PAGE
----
I LOVED the butterfly smoke ring, the fiery fingertip and the burst of blue flame dislocating the slab of rock that we were given with the Wizard earlier in the movie. . . I thought those things were good indicators that Peter had completely gotten over his aversion to giving Gandalf the knowledge of fire enchantments that he has in the books, and that the pinecone scene would be amazing. As it is, those scenes mainly helped to make up for the pinecones being underwhelming, though I am still glad that they were at least included.

In Reply To
the people saying this wouldn't be as aesthetically pleasing! so colour wouldnt look good on film? a visual medium?

i do not get why the colourfull fire wasnt included! you can easily get a blue/green/red/yellow flame in nature!

it makes more sense as it was a magic fire that gandalf created, the colours then could have burned out into a more normal orange

it would have been like a fireworks display! exactly like the ones gandalf is famous for????

big faux pas , would have fitted perfectly, like tolkien intended, i reckon if it wasnt mentioned in the book then there would be a good chance we might have gotten it!

v annoyed by this!


"Hear me, hounds of Sauron, Gandalf is here! Fly if you value your foul skins, I will shrivel you from tail to snout if you step within this circle!"

"Do not be to eager to deal out death in judgement. Even the very wise cannot see all ends."


AinurOlorin
Half-elven


Feb 6 2013, 9:48pm

Post #25 of 32 (200 views)
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I am an American. And blue fire still says magic to me. [In reply to] Can't Post

And to most Americans who ever saw a movie in the 80s. lol. Though it would look far better. Effects weren't so grand in those days. lol. But, fireworks and carnival is if the fire is mostly leaping sparks and popping noises. This would have been a blaze of pale blue light, very much like what happened in Goblin Town when he dislodges the boulder. I don't think anyone thought "fireworks" when that burst of blue fire erupted and split the stone. Did you? We aren't talking about blue sparklers here.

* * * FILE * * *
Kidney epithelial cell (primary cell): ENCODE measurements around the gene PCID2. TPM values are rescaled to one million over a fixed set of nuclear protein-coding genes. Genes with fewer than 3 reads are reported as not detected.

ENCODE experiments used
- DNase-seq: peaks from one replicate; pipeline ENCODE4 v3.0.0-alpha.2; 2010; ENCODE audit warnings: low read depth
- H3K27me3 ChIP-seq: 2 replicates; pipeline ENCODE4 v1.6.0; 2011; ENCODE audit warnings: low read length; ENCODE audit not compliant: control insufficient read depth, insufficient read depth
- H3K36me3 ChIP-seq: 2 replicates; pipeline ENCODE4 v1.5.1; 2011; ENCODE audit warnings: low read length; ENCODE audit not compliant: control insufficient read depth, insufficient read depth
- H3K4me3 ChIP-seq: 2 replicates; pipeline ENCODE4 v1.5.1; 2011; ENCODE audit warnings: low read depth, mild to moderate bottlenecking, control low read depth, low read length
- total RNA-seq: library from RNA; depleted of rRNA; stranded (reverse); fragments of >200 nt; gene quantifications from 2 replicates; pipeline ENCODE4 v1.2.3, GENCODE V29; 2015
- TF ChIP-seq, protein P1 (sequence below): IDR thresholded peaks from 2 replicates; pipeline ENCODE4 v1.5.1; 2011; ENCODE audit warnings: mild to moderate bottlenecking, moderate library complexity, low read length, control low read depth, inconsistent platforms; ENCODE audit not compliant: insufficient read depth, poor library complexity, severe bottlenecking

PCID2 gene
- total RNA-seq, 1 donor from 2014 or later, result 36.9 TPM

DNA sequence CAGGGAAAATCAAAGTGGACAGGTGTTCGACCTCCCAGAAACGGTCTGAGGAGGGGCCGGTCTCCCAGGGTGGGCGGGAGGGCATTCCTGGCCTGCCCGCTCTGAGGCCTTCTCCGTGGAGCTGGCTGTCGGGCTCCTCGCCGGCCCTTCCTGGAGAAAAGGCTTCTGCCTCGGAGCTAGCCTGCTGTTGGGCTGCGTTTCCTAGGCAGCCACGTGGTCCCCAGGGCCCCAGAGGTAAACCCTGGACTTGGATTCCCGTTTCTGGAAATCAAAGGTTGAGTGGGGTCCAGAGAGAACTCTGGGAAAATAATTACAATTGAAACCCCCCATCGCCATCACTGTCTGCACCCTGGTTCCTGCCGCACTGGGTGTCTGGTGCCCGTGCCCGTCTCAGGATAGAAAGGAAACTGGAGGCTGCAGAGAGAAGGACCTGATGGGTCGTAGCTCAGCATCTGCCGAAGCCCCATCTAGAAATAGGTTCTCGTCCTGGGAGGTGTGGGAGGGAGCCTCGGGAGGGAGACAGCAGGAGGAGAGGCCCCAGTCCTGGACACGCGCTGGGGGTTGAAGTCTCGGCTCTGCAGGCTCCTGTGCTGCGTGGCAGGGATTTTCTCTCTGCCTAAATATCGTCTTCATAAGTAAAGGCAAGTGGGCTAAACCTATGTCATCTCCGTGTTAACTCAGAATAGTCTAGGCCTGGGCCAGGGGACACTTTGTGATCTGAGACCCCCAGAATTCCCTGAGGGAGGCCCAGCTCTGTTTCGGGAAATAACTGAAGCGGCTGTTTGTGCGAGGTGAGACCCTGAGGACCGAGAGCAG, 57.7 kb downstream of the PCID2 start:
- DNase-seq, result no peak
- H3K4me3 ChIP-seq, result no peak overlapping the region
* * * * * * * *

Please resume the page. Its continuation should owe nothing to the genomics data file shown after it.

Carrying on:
The power of the moment and of Gandalf's involvement was lessened by taking the route they took. The fire's beginnings were far less impressive than they might have been. You can be glad or no, but the changes did no favour to the Wizard or his standing, nor did they make the scene more effective. You have to imagine blue flame, without the sparkless and whizzing sparks of a fireworks display. There is nothing comic or festive about an explosion of blue fire, any more than any other colour, save that it may be thought prettier. Some people find orange fire very pretty. Some people are pyrophiles. What of it? Nuclear explosions can have a blue white hue. Nothing festive about them. I cannot see where changing the colour of the fire would have changed the tension of the scene in any way. It merely would have been more clear that the fire was not your average, run of the mill, match left burning in a dry patch forest fire by any stretch.

In Reply To
I think it would have looked like fireworks, or like a carnival. Maybe it's a cultural thing - to me, different color fire has a celebratory connotation. It doesn't say 'magical' to me, it says "Fourth of July" celebration (that's a U.S. holiday where people set off brightly colored fireworks in different colors). Which would have clashed completely with the tension and danger of the scene.

So personally I'm glad they stayed with ordinary color flames.


"Hear me, hounds of Sauron, Gandalf is here! Fly if you value your foul skins, I will shrivel you from tail to snout if you step within this circle!"

"Do not be to eager to deal out death in judgement. Even the very wise cannot see all ends."